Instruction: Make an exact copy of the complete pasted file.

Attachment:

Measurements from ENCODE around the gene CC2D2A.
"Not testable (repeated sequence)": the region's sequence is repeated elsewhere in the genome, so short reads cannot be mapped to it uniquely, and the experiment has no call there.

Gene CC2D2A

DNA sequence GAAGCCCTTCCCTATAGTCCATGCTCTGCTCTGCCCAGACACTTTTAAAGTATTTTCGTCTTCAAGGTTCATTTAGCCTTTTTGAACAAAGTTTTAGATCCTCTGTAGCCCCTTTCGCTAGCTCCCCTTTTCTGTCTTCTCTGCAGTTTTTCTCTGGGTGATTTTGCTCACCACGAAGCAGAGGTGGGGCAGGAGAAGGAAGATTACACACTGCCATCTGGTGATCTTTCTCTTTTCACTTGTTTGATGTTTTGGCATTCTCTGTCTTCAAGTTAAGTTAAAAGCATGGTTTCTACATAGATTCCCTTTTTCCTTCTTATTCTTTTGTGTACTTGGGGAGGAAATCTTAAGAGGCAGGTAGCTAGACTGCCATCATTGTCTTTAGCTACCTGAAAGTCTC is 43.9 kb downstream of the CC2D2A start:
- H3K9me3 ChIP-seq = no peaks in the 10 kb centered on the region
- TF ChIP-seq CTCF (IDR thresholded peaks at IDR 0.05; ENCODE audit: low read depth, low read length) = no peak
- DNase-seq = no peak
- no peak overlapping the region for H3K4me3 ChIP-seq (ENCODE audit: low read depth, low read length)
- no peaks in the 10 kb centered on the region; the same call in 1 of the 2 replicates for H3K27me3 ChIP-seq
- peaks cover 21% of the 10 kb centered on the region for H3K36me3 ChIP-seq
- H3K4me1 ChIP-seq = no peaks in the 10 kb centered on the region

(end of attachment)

Measurements from ENCODE around the gene CC2D2A.
"Not testable (repeated sequence)": the region's sequence is repeated elsewhere in the genome, so short reads cannot be mapped to it uniquely, and the experiment has no call there.

Gene CC2D2A

DNA sequence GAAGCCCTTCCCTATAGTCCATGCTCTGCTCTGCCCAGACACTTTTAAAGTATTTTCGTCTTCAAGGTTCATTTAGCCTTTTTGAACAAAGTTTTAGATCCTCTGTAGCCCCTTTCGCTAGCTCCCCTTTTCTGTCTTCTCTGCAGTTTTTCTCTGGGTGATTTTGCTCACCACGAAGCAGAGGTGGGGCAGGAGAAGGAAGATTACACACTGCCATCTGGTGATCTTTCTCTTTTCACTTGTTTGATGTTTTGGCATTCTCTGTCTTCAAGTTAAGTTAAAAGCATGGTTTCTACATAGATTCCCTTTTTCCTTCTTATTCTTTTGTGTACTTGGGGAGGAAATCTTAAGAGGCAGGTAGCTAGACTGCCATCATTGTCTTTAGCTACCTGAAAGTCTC is 43.9 kb downstream of the CC2D2A start:
- H3K9me3 ChIP-seq = no peaks in the 10 kb centered on the region
- TF ChIP-seq CTCF (IDR thresholded peaks at IDR 0.05; ENCODE audit: low read depth, low read length) = no peak
- DNase-seq = no peak
- no peak overlapping the region for H3K4me3 ChIP-seq (ENCODE audit: low read depth, low read length)
- no peaks in the 10 kb centered on the region; the same call in 1 of the 2 replicates for H3K27me3 ChIP-seq
- peaks cover 21% of the 10 kb centered on the region for H3K36me3 ChIP-seq
- H3K4me1 ChIP-seq = no peaks in the 10 kb centered on the region